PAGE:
Christian was the kid born happy and he never stopped smiling. Christian Alan - the all boy with a tender heart; the one with whom I shared Midnight Rides - our middle of the night excursions with an irrelevant destination and no purpose except to ride together. The long talks about great business ideas, Jesus and girlfriends; sudden laughter that causes drinks to come through our noses.
Our best memories surround the Eastchester pool and baseball fields. In-the-pool baseball, sneaking behind the Yankees dugout to hear Jeter talk to A-rod, your name in lights at Huntington Park. Your constant is your posse of friends, who I love like my own. They entered our home with a "hey" rather than a knock and I miss that so much. Remember the time you googled 'how to get toilet paper out of trees?' You and your friends came up with the bright-only-in-the-minds-of adolescent-boys idea to start it on fire. Which made a line of trees on Bryn Mawr Drive light up like Tiki torches. The police came. I tried to act angry but had to keep going to my car to laugh. I'm still laughing 7 years later.
And the time I was late to your Baseball Senior Night because I went to the wrong high school (I know, how do you go to the wrong High School on Senior night?!?) but instead of being angry you sent me a text of love and grace that I read 100 times because every mother deserves to be loved like that at least once.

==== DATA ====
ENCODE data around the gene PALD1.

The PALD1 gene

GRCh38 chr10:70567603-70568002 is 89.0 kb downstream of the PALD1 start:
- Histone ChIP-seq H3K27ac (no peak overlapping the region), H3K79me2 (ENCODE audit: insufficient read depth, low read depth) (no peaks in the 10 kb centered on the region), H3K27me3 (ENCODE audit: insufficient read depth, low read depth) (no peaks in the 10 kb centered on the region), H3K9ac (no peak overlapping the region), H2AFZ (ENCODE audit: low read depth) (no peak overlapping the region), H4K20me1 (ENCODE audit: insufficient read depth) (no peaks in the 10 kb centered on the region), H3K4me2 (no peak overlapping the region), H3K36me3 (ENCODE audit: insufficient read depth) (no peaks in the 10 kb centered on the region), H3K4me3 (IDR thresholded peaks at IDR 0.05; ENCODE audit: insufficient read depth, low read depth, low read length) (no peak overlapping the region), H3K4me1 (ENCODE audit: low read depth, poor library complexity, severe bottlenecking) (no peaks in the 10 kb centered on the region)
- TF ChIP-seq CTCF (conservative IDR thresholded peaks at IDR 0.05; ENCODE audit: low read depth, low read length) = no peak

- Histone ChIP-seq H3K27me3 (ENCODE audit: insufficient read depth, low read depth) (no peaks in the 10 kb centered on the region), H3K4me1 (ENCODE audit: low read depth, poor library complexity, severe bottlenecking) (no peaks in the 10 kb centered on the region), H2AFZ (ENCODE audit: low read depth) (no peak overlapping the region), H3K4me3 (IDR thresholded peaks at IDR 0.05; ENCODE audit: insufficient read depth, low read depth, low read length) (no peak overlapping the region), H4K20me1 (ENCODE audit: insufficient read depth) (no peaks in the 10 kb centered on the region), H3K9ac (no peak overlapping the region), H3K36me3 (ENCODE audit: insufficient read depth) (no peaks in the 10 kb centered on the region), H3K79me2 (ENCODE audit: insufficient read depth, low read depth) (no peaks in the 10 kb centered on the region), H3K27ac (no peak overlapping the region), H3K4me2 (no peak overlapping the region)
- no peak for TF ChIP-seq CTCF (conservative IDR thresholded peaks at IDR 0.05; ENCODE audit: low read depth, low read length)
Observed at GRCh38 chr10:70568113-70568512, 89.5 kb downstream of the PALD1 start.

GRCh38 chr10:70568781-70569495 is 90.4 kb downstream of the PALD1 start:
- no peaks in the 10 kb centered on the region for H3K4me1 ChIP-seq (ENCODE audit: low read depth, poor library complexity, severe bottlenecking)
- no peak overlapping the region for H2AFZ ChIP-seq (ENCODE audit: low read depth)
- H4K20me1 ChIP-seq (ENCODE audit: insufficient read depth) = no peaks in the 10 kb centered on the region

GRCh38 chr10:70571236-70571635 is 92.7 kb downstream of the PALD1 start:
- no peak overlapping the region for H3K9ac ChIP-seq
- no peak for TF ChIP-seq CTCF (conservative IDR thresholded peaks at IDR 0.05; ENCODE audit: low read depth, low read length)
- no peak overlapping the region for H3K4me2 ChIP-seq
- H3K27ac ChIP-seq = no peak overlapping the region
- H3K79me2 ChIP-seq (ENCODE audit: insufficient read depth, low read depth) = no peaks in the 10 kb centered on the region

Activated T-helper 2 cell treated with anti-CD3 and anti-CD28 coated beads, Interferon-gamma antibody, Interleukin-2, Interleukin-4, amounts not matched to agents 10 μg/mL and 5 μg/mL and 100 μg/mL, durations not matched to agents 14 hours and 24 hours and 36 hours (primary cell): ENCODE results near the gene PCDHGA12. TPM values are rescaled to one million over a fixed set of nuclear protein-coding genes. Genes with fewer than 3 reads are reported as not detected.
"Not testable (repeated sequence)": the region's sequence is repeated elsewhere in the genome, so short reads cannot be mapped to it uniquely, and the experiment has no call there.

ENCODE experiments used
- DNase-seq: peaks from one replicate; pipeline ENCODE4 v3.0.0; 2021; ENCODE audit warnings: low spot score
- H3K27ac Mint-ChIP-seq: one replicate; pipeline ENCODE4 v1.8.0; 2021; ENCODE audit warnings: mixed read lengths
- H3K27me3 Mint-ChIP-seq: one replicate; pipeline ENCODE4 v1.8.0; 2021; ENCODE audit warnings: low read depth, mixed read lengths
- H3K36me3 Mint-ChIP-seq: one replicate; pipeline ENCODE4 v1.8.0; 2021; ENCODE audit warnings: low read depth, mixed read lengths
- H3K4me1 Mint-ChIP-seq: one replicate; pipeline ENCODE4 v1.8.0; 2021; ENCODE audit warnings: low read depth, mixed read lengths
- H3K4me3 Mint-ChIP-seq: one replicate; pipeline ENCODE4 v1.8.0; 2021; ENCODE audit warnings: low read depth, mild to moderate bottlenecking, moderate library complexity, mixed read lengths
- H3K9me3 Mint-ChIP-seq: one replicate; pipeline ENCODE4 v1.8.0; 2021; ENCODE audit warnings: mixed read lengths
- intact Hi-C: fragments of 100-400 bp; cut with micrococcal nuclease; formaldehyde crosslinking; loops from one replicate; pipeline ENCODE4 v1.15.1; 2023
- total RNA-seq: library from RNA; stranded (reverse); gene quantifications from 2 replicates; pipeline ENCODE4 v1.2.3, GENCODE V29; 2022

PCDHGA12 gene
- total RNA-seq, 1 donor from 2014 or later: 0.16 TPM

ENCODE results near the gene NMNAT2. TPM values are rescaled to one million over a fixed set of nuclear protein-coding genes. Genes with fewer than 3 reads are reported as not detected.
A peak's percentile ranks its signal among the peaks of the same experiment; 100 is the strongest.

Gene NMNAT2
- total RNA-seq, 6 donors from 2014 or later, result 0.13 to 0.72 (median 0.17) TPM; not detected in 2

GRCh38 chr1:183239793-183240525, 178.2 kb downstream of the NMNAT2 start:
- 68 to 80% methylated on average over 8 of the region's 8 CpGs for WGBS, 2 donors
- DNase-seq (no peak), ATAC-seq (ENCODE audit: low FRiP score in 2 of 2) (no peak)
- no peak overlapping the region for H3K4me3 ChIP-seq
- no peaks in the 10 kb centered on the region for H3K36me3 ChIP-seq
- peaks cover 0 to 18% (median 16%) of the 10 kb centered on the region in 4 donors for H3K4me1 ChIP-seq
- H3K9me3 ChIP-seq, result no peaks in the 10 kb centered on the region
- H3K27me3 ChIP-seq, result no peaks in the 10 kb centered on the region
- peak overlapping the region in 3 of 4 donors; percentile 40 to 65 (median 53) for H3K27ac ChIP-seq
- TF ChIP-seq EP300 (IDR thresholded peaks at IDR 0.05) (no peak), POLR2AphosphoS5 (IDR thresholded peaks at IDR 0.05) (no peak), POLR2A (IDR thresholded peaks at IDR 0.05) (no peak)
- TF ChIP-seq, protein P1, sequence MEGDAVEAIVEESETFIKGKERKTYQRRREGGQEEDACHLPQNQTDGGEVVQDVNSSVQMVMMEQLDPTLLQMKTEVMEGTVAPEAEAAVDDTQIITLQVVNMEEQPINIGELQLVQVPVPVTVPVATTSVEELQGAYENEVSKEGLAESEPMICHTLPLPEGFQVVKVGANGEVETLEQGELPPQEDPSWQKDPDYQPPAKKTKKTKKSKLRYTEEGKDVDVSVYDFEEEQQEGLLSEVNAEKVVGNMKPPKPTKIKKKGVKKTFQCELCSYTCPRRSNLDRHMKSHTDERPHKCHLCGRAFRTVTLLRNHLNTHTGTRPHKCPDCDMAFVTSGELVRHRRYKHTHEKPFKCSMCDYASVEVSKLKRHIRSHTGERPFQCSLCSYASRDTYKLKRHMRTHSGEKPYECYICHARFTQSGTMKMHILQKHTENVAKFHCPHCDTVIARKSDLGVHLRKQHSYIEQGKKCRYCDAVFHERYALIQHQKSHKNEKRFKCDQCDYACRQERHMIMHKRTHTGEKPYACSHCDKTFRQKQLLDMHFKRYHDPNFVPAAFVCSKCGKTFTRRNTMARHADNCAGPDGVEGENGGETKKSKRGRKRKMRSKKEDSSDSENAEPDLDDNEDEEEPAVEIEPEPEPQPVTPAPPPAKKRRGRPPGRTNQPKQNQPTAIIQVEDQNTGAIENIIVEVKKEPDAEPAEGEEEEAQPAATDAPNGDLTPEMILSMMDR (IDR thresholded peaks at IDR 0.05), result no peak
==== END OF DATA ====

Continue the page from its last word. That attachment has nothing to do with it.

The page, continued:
One day, my son, I will look back on my life and measure the good of my time here. At the top of the list will be a son who walks with love, kindness, compassion; who is funny and smart and will change the world. And maybe do one of those business ideas we talked about. I love you my son. It is my joy to sit in the bleachers of your life and cheer.
You and your brother and sister make me remember conversations with other young moms. We would talk about what was the 'best' age in the growth of our children: was it the toddler years of "firsts" or the elementary age years of learning? Or middle school awkward first loves and changing classes? The young adult of high school or the independence of a drivers license?
Today I have the definitive answer: The BEST age is when they are no longer children at all. When your years of childhood investment pays dividends of adult friendship. The best years are when your children no longer need you. But still want you. Most of the time. And that is enough.